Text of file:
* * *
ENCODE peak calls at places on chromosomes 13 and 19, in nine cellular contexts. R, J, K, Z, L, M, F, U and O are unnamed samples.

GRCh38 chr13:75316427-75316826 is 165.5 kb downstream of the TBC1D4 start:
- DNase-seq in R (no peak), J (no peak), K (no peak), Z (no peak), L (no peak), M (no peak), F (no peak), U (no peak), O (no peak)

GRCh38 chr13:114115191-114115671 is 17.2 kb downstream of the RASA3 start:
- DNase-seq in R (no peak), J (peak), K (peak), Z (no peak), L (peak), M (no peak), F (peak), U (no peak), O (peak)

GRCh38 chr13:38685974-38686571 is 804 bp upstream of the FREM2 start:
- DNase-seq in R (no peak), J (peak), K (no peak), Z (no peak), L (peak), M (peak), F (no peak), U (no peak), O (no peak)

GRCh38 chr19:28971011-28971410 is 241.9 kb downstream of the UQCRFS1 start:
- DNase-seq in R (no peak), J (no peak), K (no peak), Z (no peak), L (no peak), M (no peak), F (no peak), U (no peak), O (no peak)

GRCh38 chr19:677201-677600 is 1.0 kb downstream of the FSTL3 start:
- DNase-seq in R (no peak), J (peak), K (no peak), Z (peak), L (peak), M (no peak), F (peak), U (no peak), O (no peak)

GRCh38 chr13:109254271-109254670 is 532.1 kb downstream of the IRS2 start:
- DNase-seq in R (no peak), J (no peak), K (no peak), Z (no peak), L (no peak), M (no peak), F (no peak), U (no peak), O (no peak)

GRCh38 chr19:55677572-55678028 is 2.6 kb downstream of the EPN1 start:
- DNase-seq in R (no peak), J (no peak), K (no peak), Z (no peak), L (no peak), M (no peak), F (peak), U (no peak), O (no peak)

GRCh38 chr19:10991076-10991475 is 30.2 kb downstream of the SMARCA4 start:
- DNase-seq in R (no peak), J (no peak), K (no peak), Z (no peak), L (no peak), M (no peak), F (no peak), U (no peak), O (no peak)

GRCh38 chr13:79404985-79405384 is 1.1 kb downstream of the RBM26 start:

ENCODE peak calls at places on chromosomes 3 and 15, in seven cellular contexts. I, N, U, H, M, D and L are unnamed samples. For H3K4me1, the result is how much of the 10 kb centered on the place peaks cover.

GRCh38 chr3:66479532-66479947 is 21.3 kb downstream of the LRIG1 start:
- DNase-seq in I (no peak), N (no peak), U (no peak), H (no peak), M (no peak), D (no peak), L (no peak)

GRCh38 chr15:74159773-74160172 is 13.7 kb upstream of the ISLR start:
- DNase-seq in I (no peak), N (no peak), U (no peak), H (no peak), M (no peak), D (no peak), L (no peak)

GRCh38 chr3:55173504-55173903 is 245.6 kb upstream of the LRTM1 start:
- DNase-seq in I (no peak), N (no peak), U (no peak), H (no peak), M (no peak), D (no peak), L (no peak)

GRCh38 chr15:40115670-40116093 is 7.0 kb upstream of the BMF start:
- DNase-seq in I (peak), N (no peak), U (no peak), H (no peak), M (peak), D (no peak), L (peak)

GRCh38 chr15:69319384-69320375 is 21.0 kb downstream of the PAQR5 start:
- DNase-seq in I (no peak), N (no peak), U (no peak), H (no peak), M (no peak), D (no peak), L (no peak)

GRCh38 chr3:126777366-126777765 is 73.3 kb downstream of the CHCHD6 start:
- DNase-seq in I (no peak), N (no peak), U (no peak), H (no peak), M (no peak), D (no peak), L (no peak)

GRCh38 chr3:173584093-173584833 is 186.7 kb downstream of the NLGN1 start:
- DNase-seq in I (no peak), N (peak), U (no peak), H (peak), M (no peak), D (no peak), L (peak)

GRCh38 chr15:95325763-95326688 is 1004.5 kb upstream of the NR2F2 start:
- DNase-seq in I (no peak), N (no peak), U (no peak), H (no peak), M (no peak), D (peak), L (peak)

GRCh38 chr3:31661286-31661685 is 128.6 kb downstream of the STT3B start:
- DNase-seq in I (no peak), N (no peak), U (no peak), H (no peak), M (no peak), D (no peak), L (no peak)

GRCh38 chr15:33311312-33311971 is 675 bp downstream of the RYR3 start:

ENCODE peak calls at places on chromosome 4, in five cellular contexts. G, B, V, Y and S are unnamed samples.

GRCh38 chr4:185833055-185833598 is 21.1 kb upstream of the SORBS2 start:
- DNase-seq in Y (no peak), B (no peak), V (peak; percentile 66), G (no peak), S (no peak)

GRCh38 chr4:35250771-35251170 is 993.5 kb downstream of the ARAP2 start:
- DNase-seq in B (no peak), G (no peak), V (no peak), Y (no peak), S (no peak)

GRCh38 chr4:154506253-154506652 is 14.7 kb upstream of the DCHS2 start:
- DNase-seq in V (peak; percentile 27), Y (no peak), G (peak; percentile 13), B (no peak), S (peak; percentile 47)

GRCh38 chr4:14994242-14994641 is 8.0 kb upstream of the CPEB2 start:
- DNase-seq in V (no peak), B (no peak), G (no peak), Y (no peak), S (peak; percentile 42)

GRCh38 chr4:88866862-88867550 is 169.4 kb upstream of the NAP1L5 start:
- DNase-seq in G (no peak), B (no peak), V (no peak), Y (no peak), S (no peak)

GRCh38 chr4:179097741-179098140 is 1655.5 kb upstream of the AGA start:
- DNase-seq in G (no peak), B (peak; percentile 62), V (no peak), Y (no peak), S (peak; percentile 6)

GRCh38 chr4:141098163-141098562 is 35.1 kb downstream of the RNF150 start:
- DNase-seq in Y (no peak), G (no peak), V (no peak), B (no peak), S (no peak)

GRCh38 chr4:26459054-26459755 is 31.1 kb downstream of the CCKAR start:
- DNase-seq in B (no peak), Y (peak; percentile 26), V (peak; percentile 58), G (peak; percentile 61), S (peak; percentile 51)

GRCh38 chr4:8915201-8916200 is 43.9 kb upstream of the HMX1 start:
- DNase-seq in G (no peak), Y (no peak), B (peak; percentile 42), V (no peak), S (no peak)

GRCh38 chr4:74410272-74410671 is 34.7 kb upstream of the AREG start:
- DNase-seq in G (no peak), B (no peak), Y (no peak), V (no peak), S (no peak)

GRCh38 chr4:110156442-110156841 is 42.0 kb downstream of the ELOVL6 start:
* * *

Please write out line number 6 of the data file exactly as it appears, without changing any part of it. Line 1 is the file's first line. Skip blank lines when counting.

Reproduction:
GRCh38 chr13:38685974-38686571 is 804 bp upstream of the FREM2 start: